ANAO INDIANS. In a Spanish missionary report of 1691, the Anao Indians were listed among the enemies of the Hasinais of eastern Texas. Twelve names occur on this list, and it is said that two or three of the groups named lived southeast of the Hasinais; the others lived to the west. The identity of the Anaos remains undetermined. It is evident that they were not the same as the Annahos, listed in documents of the La Salle expedition (1687) as allies of the Kadohadachos on the Red River. The Annahos were Osage Indians, whose base area at that time was western Missouri, and there is no record of their having lived as far south as eastern Texas or western Louisiana.
Image Use Disclaimer
All copyrighted materials included within the Handbook of Texas Online are in accordance with Title 17 U.S.C. Section 107 related to Copyright and “Fair Use” for Non-Profit educational institutions, which permits the Texas State Historical Association (TSHA), to utilize copyrighted materials to further scholarship, education, and inform the public. The TSHA makes every effort to conform to the principles of fair use and to comply with copyright law.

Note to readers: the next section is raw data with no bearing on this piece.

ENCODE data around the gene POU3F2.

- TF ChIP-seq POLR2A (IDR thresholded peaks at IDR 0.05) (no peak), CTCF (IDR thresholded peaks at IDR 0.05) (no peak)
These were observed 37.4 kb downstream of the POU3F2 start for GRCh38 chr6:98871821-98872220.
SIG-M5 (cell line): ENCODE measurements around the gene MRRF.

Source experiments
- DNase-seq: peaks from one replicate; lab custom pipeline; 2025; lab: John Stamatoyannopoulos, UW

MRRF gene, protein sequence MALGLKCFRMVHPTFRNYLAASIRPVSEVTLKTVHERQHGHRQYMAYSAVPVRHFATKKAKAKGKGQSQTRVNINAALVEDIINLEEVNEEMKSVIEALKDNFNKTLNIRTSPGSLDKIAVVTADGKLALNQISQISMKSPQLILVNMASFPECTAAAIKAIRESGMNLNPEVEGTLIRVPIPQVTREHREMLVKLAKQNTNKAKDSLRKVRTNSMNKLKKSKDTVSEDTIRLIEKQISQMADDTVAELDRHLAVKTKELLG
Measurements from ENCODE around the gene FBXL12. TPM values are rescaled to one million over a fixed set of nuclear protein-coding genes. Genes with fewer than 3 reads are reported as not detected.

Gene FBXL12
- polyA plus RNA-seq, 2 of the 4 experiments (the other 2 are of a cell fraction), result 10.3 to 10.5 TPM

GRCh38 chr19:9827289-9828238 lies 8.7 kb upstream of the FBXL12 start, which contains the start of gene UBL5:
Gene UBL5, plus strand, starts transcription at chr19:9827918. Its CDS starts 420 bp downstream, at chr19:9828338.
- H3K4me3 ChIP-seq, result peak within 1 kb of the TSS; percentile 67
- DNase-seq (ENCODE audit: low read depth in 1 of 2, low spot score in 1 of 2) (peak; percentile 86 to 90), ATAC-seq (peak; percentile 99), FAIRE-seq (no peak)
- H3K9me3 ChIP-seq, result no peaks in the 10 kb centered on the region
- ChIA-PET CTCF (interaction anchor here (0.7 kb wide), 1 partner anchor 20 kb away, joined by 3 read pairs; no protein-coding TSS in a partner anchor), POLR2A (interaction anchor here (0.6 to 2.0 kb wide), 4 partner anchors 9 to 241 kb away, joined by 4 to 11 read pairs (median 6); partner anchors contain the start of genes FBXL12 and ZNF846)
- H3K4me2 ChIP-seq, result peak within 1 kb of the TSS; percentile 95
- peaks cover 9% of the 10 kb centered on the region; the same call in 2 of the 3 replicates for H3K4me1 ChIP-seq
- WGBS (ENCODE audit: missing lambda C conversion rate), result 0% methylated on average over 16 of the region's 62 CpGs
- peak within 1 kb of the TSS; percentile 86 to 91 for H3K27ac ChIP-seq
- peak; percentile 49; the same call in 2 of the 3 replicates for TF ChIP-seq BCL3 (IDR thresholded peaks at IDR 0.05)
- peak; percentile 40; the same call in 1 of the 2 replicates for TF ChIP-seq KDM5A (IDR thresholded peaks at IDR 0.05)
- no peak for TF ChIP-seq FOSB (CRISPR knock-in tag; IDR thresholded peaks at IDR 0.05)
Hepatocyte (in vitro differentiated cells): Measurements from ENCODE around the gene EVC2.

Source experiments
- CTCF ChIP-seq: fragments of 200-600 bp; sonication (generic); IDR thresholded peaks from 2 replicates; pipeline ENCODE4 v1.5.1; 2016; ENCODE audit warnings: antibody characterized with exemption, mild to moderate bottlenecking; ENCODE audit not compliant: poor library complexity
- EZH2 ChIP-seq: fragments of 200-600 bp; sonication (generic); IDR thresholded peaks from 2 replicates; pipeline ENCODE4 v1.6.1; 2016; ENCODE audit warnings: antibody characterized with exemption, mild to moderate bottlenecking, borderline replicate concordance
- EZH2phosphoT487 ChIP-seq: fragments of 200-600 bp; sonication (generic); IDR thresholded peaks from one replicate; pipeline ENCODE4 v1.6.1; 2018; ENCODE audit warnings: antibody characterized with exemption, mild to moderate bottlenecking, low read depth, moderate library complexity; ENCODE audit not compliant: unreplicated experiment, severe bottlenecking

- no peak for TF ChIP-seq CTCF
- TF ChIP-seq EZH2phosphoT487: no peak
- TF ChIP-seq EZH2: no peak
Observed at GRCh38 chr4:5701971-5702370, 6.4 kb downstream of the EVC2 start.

For more information go to: http://www.law.cornell.edu/uscode/17/107.shtml
If you wish to use copyrighted material from this site for purposes of your own that go beyond fair use, you must obtain permission from the copyright owner.
The following, adapted from the Chicago Manual of Style, 15th edition, is the preferred citation for this article.Handbook of Texas Online, Thomas N. Campbell, "Anao Indians," accessed May 02, 2016, http://www.tshaonline.org/handbook/online/articles/bma26.
Uploaded on June 9, 2010. Published by the Texas State Historical Association.
Get Texas history every day,
with day by day
Each day's email tells a little bit more of the story of Texas and links to our collection of more than 27,000 articles